6. 4 out of 5

    Sonya

    When playwright Sarah Ruhl gave birth to twins after a difficult pregnancy, something happened and she developed Bells Palsy, a condition that forever changes her self-perception and the way she feels comfortable confronting the world. This memoir discusses that journey. What sets it apart from similar stories is her curiosity and engagement with the wider world. She has a successful career in the arts and must work diligently to keep producing art while taking care of babies and her own health. When playwright Sarah Ruhl gave birth to twins after a difficult pregnancy, something happened and she developed Bells Palsy, a condition that forever changes her self-perception and the way she feels comfortable confronting the world. This memoir discusses that journey. What sets it apart from similar stories is her curiosity and engagement with the wider world. She has a successful career in the arts and must work diligently to keep producing art while taking care of babies and her own health. And so she asks what does a smile mean, anyway? Why must a woman be expected to smile in every circumstance? Will her babies be alienated from a mother who can't beam down at them with a loving face? And beyond sociology, Ruhl must also navigate a complicated medical system that doesn't know how to go about treating her. Both sorrow and a nod to the absurdist situation this condition has brought to her are here in the story. And it might be a sort of path for others in similar circumstances to follow. This memoir is excellent and recommended. Thanks to NetGalley and the publisher for an advanced copy of this lovely book.

  7. 5 out of 5

    Jennifer

    Beautifully-written memoir that really captures what it's like to have a chronic medical condition (in which ones "wins" are slowly measured out in the course of years instead of weeks or days.) I really appreciated the use of photography to outline examples in the book. I knew very little about Bell's Palsy before reading this book (especially how common it could be for postpartum women) and learned a lot from Ruhl's experience--not only how it felt for her, but also the importance we put on fa Beautifully-written memoir that really captures what it's like to have a chronic medical condition (in which ones "wins" are slowly measured out in the course of years instead of weeks or days.) I really appreciated the use of photography to outline examples in the book. I knew very little about Bell's Palsy before reading this book (especially how common it could be for postpartum women) and learned a lot from Ruhl's experience--not only how it felt for her, but also the importance we put on faces and smiles in our communications and community building. Like most complex medical conditions, losing one's smile is something few of us ever take time to consider. As someone who has complex chronic medical issues, I really appreciated the author's detailed description of her healing. I too am all too familiar with the "making it up as you go" process of trying everything and everyone and what it feels like to encounter dismissive, distracted healers whose bad advice ends up adding years to your journey. Those stories are some of the most gripping and sad (the PT at the gym!) in the book. The weakness of the book is one the author acknowledges herself. It's a slow one, without a dramatic finale. In that way, the softer focus of this memoir might be overshadowed by others which tell a more harrowing tale. However, those more dramatic memoirs often suffer from sub-par writing. There is no doubt that Ruhl has a way with words. It's that gift that keep this particular story moving and the reader engaged. I received an ARC of this book courtesy of NetGalley and the publisher in exchange for an honest review.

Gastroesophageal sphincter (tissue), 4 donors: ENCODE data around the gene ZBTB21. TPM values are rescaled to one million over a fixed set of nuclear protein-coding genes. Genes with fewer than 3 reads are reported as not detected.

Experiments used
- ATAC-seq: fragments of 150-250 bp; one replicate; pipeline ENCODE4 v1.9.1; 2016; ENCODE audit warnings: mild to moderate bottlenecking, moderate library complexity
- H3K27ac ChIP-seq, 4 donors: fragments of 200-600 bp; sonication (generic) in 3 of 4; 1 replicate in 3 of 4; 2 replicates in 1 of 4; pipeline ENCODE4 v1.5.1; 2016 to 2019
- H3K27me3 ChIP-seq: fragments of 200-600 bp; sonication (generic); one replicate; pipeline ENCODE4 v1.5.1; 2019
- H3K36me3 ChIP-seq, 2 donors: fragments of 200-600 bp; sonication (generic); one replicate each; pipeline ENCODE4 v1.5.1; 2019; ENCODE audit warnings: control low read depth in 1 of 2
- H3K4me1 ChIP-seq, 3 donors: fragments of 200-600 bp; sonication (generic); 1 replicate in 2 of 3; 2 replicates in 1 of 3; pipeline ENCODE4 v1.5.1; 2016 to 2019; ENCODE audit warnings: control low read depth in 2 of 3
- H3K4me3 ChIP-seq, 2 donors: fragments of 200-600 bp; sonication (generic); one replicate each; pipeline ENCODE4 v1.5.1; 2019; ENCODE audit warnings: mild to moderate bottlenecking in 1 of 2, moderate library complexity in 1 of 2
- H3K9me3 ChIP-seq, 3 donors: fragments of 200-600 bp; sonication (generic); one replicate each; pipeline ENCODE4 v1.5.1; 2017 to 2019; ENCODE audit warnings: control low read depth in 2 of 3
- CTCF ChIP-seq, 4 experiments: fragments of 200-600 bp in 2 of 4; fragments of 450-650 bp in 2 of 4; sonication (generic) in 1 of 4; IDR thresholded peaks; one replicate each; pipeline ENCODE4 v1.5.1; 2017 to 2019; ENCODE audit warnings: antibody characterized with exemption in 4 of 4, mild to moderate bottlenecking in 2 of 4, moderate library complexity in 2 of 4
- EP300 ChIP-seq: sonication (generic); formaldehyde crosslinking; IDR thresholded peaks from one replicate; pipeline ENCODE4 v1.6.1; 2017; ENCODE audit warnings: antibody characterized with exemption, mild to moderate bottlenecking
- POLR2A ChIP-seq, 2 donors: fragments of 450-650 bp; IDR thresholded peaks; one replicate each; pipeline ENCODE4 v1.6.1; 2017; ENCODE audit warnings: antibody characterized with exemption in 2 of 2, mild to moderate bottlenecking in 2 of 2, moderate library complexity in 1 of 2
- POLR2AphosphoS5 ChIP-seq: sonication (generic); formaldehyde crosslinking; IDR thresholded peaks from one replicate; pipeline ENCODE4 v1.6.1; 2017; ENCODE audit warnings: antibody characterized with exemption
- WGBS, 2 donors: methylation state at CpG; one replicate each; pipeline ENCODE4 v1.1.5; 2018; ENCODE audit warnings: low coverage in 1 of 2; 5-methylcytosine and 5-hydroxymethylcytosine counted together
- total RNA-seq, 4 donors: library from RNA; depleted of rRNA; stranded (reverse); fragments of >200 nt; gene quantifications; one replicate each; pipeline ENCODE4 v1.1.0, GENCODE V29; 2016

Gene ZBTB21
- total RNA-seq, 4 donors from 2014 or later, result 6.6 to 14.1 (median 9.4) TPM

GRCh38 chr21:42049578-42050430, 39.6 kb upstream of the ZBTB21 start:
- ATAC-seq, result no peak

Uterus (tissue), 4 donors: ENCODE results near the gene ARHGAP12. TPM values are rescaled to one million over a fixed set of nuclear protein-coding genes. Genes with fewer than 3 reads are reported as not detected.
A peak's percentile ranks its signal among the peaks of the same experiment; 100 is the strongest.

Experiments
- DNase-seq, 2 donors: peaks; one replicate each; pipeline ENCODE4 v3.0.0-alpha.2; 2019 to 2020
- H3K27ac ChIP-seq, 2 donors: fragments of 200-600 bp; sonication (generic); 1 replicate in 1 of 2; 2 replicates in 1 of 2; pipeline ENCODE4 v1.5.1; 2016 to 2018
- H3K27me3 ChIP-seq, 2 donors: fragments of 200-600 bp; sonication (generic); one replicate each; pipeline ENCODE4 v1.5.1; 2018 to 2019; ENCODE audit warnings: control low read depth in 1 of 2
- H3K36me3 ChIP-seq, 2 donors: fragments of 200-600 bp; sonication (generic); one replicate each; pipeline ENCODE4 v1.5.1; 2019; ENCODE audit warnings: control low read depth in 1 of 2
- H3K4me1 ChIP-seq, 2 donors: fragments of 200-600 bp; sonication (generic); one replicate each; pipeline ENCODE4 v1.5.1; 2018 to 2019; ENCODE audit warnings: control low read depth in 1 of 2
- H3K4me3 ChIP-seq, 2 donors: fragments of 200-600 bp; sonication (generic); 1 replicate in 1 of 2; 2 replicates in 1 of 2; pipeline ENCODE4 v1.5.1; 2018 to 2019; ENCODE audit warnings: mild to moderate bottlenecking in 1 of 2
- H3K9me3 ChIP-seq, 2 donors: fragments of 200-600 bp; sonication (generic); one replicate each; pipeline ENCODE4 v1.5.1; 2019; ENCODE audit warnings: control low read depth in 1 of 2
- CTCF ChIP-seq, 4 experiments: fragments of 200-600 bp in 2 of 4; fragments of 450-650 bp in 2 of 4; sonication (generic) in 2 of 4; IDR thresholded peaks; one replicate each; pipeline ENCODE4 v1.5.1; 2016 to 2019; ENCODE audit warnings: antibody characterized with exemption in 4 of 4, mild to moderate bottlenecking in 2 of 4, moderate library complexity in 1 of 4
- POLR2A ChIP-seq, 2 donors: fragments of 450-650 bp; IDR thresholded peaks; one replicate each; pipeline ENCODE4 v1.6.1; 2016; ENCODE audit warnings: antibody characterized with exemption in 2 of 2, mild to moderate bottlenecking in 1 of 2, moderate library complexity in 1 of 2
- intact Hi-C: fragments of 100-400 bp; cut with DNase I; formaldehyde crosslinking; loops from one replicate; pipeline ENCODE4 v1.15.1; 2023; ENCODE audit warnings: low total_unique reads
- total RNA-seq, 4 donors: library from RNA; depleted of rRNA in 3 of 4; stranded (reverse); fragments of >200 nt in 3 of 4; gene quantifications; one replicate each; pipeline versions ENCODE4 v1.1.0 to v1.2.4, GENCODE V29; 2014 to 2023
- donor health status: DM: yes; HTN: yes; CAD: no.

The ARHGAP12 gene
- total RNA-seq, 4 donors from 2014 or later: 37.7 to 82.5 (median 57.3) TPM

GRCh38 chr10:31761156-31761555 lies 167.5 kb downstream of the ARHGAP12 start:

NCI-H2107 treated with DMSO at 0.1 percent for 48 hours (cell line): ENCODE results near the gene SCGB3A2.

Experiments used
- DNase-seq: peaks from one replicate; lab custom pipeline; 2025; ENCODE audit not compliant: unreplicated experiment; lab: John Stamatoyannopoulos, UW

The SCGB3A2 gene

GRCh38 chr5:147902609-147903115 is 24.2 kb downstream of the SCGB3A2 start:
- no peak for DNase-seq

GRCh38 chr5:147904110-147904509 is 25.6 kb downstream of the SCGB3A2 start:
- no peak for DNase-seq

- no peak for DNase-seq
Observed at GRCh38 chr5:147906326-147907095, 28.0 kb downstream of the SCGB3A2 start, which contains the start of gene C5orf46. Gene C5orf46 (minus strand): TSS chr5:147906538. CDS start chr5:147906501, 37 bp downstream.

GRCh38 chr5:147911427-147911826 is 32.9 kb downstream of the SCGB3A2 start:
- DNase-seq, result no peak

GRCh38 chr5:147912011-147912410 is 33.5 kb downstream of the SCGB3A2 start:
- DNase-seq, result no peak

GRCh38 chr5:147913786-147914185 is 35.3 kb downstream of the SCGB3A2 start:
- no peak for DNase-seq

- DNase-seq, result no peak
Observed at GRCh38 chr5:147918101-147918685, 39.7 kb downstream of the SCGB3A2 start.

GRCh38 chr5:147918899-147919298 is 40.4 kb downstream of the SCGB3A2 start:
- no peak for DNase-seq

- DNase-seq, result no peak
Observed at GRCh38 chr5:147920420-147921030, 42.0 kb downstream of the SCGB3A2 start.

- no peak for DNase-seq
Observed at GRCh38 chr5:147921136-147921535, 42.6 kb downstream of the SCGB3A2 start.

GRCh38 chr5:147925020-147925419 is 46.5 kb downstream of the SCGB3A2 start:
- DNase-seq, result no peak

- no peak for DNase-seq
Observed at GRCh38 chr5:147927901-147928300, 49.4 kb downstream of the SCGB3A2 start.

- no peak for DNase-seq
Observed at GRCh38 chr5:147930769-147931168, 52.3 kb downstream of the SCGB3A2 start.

8. 4 out of 5

    Tom O’Leary

    Award-winning, renowned playwright Sarah Ruhl has given theater audiences the world over (including myself) enormous and often life changing pleasure. Now she has written a heart wrenching and yet life affirming memoir of her journey with Bells Palsey. I adored every sentence of this wise and wonderful book. Every single sentence. The wisdom and humor and pain of this 10 year journey is conveyed so very beautifully. A perfect book. Truly.

  9. 4 out of 5

    Lynne

    An adorable story about a play write who developed Bell’s Palsy after delivering twins. A lot of great information, both emotional and factual, is presented regarding this affliction and situation. I could only imagine what she went through! Thank you NetGalley for the ARC.

  10. 5 out of 5

    Nina